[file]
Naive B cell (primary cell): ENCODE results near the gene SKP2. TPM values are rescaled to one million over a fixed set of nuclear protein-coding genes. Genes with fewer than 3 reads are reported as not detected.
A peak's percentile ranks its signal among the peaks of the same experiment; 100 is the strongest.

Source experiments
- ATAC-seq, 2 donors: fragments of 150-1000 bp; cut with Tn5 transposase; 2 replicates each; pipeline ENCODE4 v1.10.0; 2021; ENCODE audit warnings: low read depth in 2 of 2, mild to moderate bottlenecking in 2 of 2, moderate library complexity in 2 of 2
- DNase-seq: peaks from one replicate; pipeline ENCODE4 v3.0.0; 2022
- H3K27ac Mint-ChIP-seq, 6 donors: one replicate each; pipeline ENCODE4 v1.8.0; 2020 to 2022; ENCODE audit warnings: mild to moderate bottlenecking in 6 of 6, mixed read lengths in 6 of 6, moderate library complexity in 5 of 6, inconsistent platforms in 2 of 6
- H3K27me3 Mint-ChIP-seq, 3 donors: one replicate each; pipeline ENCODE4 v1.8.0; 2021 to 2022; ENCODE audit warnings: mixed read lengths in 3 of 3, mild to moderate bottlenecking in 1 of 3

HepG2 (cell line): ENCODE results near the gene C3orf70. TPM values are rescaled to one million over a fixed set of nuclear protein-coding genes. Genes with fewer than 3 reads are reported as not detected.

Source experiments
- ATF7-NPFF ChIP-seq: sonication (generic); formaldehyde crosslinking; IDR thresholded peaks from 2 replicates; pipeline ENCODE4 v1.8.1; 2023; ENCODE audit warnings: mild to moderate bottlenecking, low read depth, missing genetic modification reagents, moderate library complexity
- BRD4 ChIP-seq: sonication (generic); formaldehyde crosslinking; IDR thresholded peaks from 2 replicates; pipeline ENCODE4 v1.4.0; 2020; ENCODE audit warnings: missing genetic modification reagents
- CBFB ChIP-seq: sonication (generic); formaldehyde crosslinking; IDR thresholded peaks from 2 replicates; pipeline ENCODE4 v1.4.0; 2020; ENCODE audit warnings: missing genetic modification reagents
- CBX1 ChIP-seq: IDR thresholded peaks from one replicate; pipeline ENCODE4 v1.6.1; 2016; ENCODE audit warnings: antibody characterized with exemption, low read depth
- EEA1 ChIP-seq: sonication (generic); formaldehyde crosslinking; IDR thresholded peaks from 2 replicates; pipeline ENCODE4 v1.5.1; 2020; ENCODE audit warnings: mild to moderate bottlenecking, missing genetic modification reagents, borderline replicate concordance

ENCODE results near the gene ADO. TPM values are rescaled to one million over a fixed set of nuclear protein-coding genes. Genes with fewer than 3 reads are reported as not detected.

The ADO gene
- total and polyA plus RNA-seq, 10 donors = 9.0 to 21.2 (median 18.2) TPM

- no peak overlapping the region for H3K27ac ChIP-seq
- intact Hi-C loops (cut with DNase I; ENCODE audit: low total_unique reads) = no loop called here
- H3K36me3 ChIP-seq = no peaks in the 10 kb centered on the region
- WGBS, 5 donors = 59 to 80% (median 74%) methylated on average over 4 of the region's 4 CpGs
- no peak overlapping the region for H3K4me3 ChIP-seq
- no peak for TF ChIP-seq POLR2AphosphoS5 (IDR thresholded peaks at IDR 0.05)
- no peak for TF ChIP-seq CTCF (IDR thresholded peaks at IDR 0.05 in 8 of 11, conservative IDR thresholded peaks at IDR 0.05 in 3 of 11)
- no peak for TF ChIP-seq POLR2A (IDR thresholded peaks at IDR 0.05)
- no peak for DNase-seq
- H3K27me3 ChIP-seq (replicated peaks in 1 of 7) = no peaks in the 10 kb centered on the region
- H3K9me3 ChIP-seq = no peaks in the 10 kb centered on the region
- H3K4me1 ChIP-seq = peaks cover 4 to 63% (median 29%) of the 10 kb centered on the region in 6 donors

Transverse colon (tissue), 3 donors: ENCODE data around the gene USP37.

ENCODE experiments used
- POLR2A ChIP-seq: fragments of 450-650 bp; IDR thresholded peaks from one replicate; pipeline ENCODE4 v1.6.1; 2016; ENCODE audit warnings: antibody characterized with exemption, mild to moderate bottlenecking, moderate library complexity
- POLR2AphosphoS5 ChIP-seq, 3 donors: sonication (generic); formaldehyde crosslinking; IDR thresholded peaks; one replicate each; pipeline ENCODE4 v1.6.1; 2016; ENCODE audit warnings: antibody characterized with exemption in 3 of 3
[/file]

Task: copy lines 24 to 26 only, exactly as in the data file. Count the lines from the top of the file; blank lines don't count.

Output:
- no peak for TF ChIP-seq CTCF (IDR thresholded peaks at IDR 0.05 in 8 of 11, conservative IDR thresholded peaks at IDR 0.05 in 3 of 11)
- no peak for TF ChIP-seq POLR2A (IDR thresholded peaks at IDR 0.05)
- no peak for DNase-seq